The seven-year-old dog has saved countless lives on the battlefield with his ability to sniff out and find landmines and other explosives, before they are a danger to troops.
And even a serious injury while on his first tour to Afghanistan didn't stop him faithfully carrying out his duties and proving himself as one of the Army's best ever canines.
When he's not on the frontline, meanwhile, the affectionate dog has helped many soldiers recover from their own injuries, by spending time in the medical centre and helping boost recovering soldiers' morale.
Sam started life in the military aged two in January 2012 and after completing his training was sent to Germany, where he worked with 103 Squadron, before moving to 105 Squadron where he has remained.
The dog, who belongs to the 1st Military Working Dog Regiment, has been deployed on three tours to Afghanistan, where he helped sniff out explosives and identify enemy hideouts.
It was during his first tour in October 2013 that Sam fell 30ft down a well on a search operation and broke his foot.
He was immediately evacuated to Camp Bastion where he was treated, then moved back to the UK for recovery and rehabilitation.
But the traumatic experience did not put him off, and six months later he was already well enough to work again, going on to become the Army's best explosive detection dog.
In September 2014, Sam took part in Operation Ismay, helping to secure the NATO summit near Cardiff by searching areas and buildings as part of an effort involving 9,000 policemen.
Due to Sam's outstanding detection abilities, he return to Afghanistan on two further tours, in October 2015 for four months and November 2016 for six months.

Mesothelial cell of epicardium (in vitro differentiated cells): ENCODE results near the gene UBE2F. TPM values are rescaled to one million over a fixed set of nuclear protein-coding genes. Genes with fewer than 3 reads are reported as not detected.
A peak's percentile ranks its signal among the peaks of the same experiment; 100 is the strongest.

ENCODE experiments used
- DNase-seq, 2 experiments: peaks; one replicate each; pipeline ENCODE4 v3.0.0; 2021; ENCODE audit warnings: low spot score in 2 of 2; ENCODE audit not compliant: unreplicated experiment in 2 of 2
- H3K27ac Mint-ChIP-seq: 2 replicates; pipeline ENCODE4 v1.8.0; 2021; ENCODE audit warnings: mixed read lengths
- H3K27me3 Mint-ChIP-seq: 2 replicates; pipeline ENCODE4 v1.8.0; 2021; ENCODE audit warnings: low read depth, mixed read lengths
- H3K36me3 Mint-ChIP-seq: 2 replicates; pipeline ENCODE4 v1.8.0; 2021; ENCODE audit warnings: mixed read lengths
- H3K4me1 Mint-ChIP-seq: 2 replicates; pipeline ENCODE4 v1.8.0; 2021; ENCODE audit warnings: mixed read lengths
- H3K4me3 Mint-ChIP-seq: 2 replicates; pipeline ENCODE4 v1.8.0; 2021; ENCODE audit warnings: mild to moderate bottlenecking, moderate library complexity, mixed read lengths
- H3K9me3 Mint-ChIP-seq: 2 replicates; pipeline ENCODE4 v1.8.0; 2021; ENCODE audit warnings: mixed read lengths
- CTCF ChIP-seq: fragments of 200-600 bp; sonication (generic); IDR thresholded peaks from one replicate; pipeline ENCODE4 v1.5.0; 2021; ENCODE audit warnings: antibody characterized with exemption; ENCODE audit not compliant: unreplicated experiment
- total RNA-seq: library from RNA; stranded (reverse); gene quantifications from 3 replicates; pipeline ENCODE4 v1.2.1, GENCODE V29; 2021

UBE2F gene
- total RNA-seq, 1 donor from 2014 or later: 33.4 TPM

During these campaigns, he sniffed out illegal drugs as well as explosives and conducted countless searches, ensuring the safety of UK and foreign military personnel.
During his down-time Sam would often visit injured soldiers in the medical centre, winning many friends as he helped cheer up recovering servicemen and women.
Sam is well known in 105 Sqn and throughout the Regiment. He is small dog with bags of character and a drive for searching to match.
Lieutenant Colonel Neil Lakin, commanding officer of the 1st Military Working Dog Regiment, explained that each dog is paired with a specially selected and trained handler who together form a "close-knit, highly-skilled team".
He said: "Our teams may be employed to search areas, buildings, cars or routes for explosives or weapons in order to ensure the safe passage of British or allied troops, or indeed the local population.
"They may also be employed to protect military bases and patrolling troops, indicate the presence of enemy troops, track the enemy and tackle an enemy threat in open areas or enclosed spaces such as rooms or buildings.
"The handlers care for every element of the dog’s husbandry and train together on a daily basis, forging exceptionally strong bonds between man and dog.
"It is this loyalty between dog and handler which can overcome all else to save lives, and underpins their ability to achieve the most amazing feats of detection and protection."
Of Sam, he said that "despite the ordeal of falling from such a great height and becoming injured, he has bounced back and proven himself to be one of our most valued assets."